New Government proposals could see anyone who “undermines” the UK’s values be branded an “extremist” as tensions mount between police and pro-Palestine protests.
Many officials and experts fear the move represents a concerning crackdown on free speech by the government.
Earlier this year Mr Gove began a review of non-violent extremism earlier this year, with the new definition aiming to “frame a new, unified response to extremism”.
The documents, the outlet claimed, included a list of organisations that would be captured under the new definition.
These include: The Muslim Council of Britain (MCB), Palestine Action, and Mend (Muslim Engagement and Development).
The latter organisation has featured at several Conservative party conference fringe events and even provided evidence to parliamentary committees.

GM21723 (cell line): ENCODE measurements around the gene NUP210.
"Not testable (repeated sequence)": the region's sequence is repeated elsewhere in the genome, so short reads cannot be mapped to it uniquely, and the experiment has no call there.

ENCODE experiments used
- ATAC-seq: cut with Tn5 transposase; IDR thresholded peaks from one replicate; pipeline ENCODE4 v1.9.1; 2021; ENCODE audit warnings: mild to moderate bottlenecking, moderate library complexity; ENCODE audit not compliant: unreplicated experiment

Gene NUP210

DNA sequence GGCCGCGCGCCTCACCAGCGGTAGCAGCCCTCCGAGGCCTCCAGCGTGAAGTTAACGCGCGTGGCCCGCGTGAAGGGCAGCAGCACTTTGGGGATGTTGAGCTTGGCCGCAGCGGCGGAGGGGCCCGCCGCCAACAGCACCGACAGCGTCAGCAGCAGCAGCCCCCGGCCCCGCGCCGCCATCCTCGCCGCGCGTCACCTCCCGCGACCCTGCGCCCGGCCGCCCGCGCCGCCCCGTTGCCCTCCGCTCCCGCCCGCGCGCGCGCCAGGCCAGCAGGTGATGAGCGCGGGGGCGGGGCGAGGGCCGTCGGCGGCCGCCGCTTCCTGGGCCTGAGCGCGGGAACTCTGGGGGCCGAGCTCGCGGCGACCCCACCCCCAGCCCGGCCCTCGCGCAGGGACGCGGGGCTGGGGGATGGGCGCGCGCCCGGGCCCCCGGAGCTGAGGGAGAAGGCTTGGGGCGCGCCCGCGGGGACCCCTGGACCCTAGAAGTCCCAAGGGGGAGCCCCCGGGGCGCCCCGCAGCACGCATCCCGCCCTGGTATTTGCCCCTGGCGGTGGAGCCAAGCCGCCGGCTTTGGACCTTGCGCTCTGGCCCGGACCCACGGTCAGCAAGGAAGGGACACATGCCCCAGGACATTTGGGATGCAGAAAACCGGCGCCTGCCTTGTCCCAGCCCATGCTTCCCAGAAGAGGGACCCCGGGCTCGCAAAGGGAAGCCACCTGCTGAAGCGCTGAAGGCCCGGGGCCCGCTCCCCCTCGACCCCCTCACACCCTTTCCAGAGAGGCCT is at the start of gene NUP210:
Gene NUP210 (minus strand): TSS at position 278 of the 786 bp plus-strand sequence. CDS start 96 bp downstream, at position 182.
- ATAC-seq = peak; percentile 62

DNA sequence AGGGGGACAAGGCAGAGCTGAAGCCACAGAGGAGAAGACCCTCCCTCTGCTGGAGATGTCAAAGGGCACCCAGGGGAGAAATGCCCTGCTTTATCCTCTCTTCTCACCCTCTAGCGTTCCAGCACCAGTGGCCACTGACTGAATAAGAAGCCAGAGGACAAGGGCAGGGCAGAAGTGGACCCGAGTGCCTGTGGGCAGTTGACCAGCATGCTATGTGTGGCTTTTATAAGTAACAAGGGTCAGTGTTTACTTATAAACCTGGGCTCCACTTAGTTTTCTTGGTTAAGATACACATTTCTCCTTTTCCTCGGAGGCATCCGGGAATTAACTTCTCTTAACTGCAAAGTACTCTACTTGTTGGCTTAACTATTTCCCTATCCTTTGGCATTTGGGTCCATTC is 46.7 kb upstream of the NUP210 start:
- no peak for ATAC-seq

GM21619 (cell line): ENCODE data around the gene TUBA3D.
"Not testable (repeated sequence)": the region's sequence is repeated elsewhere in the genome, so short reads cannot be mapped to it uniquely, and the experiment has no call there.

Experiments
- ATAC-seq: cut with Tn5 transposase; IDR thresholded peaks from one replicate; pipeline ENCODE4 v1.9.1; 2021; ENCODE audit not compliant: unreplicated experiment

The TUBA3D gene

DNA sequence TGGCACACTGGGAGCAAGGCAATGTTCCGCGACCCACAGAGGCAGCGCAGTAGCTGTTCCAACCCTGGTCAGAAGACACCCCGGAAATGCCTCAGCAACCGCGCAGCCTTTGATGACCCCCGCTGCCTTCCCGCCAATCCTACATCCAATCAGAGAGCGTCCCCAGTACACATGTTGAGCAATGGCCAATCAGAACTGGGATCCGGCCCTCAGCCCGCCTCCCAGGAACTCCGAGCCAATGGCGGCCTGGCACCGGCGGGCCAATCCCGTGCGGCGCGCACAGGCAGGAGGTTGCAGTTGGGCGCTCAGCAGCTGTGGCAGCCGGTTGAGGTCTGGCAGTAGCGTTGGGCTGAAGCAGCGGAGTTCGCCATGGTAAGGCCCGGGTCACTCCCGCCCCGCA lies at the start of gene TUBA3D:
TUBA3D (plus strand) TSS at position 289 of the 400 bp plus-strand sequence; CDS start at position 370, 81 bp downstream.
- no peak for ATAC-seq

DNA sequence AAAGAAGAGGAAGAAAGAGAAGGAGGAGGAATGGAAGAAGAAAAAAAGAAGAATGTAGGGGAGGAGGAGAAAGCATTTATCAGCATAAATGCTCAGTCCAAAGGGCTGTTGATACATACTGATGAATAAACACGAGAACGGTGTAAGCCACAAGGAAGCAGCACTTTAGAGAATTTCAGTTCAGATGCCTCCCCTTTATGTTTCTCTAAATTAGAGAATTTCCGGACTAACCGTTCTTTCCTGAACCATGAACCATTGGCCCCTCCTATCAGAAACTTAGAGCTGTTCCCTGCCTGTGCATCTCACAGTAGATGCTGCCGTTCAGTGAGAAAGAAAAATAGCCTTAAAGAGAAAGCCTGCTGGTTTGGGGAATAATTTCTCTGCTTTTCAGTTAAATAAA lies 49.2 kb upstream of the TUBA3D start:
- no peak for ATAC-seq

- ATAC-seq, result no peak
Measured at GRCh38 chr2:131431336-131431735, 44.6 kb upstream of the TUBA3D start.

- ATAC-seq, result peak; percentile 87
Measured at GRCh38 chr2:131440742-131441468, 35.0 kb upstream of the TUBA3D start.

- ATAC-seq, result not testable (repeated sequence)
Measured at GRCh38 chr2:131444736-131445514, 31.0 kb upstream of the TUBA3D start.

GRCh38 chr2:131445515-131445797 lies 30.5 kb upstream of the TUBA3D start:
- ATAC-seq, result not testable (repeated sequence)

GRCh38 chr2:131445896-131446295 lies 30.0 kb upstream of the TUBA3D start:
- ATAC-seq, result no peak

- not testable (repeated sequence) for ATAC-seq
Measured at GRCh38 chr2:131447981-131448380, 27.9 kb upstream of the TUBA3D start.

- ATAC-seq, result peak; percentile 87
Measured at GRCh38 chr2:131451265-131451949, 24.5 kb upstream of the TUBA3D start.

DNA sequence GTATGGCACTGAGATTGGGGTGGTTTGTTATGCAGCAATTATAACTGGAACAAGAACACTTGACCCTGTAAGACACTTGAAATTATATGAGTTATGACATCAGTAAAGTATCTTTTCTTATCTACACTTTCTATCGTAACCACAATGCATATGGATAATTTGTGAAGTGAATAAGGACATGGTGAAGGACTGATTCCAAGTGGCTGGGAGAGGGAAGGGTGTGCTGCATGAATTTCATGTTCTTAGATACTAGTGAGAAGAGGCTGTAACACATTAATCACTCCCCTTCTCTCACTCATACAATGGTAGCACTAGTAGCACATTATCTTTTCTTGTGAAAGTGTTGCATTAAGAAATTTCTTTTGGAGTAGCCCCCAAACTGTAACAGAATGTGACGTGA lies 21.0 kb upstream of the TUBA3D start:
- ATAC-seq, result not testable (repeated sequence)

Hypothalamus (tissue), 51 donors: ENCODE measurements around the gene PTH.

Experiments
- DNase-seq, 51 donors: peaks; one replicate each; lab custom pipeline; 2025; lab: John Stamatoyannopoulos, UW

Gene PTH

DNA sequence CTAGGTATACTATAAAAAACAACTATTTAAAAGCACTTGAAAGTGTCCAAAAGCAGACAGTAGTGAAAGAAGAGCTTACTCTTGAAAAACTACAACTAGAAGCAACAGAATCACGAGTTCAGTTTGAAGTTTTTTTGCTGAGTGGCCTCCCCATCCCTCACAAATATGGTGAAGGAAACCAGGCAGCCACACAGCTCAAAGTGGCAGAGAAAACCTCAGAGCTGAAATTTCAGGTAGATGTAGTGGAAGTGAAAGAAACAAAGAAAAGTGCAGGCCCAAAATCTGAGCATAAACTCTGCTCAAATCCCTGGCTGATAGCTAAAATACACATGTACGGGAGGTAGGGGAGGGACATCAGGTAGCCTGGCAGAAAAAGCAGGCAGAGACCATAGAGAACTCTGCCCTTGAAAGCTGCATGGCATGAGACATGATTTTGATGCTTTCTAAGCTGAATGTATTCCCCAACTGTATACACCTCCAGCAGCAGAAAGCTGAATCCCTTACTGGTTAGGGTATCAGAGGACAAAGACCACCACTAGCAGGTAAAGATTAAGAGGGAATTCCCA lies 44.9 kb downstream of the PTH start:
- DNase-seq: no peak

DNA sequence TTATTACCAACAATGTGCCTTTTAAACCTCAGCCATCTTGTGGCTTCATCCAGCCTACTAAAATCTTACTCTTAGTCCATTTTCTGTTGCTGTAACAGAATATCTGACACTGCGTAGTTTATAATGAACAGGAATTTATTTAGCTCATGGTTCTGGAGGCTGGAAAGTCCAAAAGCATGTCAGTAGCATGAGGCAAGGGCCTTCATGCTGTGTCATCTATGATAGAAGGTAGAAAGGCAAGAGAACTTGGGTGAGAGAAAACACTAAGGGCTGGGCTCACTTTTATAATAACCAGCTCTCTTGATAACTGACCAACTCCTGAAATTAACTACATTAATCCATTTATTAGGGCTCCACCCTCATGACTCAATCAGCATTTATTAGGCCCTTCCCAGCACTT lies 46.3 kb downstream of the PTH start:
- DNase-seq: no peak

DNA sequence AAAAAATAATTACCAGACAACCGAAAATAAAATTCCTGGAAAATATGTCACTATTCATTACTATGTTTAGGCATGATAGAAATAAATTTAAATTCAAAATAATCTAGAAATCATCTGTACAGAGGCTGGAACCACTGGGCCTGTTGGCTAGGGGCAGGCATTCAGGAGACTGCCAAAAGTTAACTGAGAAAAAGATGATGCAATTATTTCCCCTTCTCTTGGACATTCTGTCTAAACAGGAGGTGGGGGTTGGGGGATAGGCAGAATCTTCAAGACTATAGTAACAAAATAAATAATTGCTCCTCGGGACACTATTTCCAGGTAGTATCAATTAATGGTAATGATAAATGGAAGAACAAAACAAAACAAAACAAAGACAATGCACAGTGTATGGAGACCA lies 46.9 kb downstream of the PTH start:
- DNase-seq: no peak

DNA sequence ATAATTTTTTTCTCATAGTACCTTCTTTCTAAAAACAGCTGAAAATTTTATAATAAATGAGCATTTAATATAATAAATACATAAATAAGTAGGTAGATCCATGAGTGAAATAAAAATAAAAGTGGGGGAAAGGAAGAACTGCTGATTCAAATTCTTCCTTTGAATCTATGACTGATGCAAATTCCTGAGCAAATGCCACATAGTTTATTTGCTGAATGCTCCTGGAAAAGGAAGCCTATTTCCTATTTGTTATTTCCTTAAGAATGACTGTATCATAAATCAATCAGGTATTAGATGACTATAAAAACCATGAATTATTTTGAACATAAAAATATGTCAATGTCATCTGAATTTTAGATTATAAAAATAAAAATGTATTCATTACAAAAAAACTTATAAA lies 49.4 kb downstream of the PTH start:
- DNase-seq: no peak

The documents reportedly state: “Extremism is the promotion or advancement of any ideology which aims to overturn or undermine the UK’s system of parliamentary democracy, its institutions and values.”
There has been no public consultation on the new definition.
Experts warn the new definition could restrict the ability for organisations and individuals to criticise government institutions.
Civil rights groups have warned the plans would mean “criminalising dissent” and with such a broad definition, could include legitimate organisations and people.
The proposed definition also includes: “Sustained support for, or continued uncritical association with organisations or individuals who are exhibiting extremist behaviours.”
The last few weeks have seen rising tensions between police and pro-Palestinian protesters, who home secretary Suella Braverman accused of conducting “hate marches”.
A government spokesperson said: “We are clear there is no place for extremism, and over the last few years we have taken action to tackle hatred and those who seek to divide us.
“As you would expect, we keep our approach to tackling extremism under review to ensure it meets the evolving challenge it poses.”